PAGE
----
Home > description, fiction, meiosis > Meiosis-The Catcher in the Rye

Meiosis-The Catcher in the Rye

A term that relates to meiosis is litotes.  This example is more closely related to the term of litotes then it is to meiosis.  This example can be found in J.D. Salinger’s novel The Catcher in the Rye.  This novel is a coming of age tale of a kid in New York City who is growing up and telling of his trials and tribulations along the way.  The kid, Holden Caulfield, is the protagonist and narrator of the story.  He plays with the idea of litotes in his line that states, “I have to have this operation.  It isn’t very serious.  I have this tiny little tumor on the brain.”  In this grouping of sentences, Holden Caulfield is being somewhat serious even though he say that it is not very serious.  He is very understating the fact that he has a tumor on the brain.  This is very belittling of the ailment, tumor.  Even though he mentions the surgery as well, he still makes it sound like it is nothing.  Holden makes it sound like that he will have the surgery and when he gets over it he will be set back, say a day or two at the most.  This is a very effective way of using litotes because of the drastic downplay of what is happening to himself.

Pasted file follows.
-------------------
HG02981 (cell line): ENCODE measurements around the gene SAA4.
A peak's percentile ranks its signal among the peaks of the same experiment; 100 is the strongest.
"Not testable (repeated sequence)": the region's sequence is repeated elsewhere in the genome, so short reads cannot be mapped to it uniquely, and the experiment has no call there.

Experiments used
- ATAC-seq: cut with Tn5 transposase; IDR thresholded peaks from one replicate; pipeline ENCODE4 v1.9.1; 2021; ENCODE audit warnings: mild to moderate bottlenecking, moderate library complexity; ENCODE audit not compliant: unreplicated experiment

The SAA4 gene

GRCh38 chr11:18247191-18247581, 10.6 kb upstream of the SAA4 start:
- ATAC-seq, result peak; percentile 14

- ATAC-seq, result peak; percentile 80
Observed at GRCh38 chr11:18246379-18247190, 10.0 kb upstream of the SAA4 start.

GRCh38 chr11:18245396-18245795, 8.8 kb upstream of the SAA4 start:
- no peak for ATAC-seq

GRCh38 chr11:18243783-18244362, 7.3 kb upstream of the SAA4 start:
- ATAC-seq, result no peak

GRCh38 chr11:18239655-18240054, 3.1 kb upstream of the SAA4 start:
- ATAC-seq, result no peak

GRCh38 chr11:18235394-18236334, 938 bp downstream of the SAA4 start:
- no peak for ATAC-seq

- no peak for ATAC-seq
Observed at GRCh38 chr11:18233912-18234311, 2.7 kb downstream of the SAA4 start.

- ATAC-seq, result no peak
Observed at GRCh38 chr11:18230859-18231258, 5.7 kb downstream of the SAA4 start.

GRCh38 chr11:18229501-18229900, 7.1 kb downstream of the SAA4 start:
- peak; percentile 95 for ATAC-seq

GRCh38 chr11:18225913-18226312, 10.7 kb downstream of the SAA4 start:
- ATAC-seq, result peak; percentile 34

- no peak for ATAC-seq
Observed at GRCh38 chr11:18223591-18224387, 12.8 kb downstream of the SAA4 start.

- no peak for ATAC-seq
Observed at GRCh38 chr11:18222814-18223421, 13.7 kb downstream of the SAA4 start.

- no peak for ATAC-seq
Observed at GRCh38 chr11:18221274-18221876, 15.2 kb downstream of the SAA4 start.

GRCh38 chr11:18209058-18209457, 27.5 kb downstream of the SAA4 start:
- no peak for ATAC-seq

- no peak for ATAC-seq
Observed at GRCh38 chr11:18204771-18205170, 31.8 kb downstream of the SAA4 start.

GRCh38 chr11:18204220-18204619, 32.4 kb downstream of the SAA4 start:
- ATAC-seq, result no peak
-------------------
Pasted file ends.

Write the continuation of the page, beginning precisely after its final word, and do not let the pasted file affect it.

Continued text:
Salinger, J. D. The Catcher in the Rye. Harmondsworth: Bantam, 1964. Print.

Advertisements
Categories: description, fiction, meiosis
  1. No comments yet.
  1. No trackbacks yet.

Leave a reply, comment, question, or insight.

Fill in your details below or click an icon to log in:

WordPress.com Logo

You are commenting using your WordPress.com account. Log Out / Change )

Twitter picture

You are commenting using your Twitter account. Log Out / Change )

Facebook photo

You are commenting using your Facebook account. Log Out / Change )

Google+ photo

You are commenting using your Google+ account. Log Out / Change )

Connecting to %s

%d bloggers like this: